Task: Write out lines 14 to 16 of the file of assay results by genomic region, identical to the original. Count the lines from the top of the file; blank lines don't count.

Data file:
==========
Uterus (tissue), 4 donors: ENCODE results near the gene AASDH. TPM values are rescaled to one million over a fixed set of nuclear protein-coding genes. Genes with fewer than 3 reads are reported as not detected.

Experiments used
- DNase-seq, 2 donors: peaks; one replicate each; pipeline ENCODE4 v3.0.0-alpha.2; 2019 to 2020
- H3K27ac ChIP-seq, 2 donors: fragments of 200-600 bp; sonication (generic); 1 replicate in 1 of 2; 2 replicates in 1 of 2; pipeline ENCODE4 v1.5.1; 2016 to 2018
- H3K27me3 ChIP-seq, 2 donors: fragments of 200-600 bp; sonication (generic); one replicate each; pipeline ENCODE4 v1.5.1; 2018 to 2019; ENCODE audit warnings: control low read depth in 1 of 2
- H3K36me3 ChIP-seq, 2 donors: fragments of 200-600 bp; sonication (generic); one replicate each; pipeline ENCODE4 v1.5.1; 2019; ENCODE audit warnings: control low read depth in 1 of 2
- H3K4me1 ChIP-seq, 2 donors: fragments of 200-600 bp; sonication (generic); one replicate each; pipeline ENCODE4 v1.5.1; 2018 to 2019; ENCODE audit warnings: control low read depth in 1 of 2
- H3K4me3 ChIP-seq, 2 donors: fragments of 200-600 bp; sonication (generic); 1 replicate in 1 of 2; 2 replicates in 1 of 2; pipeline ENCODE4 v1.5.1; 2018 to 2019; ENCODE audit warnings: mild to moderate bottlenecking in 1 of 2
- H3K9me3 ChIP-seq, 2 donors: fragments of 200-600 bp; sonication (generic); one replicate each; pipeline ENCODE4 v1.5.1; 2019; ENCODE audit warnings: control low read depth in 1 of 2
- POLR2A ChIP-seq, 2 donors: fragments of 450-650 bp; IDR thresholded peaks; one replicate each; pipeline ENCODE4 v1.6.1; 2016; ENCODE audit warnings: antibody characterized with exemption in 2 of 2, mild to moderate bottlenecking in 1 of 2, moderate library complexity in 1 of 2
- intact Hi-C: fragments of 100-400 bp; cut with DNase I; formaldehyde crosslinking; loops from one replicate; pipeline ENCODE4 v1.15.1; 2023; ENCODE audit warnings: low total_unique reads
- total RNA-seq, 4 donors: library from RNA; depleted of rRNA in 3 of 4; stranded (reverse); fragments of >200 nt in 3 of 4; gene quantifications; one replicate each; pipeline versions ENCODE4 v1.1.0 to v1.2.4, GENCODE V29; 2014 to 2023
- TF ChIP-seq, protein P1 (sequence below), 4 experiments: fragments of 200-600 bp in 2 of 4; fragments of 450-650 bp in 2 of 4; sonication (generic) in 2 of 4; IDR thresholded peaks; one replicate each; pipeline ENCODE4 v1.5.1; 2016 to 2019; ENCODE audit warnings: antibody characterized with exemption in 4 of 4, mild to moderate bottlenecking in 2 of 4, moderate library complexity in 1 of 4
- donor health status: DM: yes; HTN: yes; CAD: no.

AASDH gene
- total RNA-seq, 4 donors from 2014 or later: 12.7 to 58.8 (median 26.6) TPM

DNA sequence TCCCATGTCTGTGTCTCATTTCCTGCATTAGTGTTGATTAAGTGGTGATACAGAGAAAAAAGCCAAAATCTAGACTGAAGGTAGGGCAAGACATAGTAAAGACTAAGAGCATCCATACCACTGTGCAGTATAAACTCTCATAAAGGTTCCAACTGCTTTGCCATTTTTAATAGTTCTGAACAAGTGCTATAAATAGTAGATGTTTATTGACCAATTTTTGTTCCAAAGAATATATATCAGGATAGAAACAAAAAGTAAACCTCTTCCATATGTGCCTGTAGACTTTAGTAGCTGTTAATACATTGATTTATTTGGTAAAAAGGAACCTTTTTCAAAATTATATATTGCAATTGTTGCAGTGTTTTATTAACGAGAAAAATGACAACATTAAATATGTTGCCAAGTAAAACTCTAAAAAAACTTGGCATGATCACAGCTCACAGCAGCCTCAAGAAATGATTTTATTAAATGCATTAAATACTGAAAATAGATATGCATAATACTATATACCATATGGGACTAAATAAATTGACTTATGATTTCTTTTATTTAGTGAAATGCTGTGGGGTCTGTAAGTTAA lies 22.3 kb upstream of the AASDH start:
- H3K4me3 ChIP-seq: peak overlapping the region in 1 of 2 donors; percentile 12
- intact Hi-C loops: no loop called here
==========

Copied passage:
- donor health status: DM: yes; HTN: yes; CAD: no.

AASDH gene
- total RNA-seq, 4 donors from 2014 or later: 12.7 to 58.8 (median 26.6) TPM